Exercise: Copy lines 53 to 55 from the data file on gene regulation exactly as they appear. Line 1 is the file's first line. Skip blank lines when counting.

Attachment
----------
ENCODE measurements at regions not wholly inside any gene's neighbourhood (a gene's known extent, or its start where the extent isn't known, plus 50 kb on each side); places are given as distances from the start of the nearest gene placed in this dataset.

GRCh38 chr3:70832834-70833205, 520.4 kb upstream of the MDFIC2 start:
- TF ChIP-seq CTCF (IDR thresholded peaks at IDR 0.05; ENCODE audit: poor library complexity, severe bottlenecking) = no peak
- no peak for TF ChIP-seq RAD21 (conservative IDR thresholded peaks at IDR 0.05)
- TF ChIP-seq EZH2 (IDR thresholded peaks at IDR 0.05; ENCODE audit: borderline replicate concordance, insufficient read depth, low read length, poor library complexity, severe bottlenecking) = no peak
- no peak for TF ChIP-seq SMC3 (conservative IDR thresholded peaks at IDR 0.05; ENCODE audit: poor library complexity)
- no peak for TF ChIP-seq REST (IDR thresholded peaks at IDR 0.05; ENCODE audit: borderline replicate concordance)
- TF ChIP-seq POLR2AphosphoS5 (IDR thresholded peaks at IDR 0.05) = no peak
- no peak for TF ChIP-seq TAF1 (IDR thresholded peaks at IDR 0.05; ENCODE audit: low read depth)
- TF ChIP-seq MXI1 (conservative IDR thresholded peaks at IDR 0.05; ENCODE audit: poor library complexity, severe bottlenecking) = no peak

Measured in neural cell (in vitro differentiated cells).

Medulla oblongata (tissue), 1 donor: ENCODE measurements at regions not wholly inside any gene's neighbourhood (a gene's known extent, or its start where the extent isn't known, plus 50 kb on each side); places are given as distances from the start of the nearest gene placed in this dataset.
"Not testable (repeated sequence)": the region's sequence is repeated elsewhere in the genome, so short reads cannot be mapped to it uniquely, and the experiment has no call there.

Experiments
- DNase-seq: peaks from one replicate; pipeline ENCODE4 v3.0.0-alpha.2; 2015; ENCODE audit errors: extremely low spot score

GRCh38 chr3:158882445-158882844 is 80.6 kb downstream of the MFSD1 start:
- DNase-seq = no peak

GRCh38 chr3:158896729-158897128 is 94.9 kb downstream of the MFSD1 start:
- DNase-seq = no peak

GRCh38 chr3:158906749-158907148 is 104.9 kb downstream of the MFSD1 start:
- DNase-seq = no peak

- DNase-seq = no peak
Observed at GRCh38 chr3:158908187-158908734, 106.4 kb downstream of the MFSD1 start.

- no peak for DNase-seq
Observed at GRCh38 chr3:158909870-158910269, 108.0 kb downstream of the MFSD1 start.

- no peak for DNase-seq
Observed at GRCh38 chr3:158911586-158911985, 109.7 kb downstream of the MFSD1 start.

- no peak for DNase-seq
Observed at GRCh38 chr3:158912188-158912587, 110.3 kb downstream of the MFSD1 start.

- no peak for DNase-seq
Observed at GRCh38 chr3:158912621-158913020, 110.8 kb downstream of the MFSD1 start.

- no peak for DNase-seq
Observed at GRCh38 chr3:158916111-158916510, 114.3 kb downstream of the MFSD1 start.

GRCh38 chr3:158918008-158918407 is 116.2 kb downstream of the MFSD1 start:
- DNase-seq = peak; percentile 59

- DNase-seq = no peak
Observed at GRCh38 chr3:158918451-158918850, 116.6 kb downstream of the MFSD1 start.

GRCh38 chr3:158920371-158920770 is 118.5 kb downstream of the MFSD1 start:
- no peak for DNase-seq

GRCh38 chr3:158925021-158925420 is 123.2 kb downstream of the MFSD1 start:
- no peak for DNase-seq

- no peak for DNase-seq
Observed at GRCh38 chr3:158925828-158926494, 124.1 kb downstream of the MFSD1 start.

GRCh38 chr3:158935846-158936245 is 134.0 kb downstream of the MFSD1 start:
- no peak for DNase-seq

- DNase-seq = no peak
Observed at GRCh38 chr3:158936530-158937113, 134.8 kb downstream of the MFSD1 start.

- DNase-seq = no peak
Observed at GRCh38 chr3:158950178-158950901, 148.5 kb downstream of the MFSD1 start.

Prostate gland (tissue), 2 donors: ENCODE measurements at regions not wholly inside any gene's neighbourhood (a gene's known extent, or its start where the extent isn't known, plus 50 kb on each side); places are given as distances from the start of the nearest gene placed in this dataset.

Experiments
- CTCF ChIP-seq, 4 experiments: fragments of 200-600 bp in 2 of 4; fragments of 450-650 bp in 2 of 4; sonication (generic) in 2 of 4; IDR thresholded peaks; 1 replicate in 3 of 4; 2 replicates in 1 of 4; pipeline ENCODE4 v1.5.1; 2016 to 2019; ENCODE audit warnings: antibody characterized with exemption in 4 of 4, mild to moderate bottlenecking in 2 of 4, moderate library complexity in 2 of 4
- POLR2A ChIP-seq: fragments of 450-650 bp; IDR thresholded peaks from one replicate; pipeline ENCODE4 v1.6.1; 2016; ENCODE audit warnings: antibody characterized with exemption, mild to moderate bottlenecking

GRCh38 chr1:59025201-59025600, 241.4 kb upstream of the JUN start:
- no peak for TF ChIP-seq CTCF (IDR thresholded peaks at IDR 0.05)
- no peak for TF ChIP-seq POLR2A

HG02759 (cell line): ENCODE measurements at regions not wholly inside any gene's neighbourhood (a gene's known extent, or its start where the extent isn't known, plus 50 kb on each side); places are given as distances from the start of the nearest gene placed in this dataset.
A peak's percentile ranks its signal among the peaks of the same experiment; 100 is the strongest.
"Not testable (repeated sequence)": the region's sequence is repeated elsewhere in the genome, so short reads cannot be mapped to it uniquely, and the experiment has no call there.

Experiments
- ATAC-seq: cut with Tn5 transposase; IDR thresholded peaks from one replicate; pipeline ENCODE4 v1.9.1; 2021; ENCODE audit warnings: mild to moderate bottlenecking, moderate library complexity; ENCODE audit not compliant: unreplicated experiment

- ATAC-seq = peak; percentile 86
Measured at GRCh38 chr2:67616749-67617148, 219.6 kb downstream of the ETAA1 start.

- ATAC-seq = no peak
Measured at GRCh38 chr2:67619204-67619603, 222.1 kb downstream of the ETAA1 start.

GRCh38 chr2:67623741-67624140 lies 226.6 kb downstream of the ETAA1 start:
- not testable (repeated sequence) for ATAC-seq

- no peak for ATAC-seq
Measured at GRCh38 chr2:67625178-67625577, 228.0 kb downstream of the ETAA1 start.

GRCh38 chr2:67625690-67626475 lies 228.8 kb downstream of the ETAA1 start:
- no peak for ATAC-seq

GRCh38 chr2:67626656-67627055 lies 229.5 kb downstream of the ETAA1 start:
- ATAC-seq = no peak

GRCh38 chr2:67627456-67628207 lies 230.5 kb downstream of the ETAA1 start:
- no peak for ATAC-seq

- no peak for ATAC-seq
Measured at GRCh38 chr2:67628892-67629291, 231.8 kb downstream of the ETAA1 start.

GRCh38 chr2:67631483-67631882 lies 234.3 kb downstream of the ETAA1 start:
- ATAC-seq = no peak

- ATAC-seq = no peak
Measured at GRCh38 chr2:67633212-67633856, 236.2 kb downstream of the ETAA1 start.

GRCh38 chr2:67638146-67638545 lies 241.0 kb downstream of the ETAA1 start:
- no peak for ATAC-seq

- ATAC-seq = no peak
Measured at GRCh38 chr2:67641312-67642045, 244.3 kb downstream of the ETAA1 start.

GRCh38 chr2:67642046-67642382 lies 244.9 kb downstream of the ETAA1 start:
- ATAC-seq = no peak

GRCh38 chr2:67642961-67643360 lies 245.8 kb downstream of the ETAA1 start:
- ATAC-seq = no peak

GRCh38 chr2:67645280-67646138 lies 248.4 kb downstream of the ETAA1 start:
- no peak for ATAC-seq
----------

- POLR2A ChIP-seq: fragments of 450-650 bp; IDR thresholded peaks from one replicate; pipeline ENCODE4 v1.6.1; 2016; ENCODE audit warnings: antibody characterized with exemption, mild to moderate bottlenecking

GRCh38 chr1:59025201-59025600, 241.4 kb upstream of the JUN start:
- no peak for TF ChIP-seq CTCF (IDR thresholded peaks at IDR 0.05)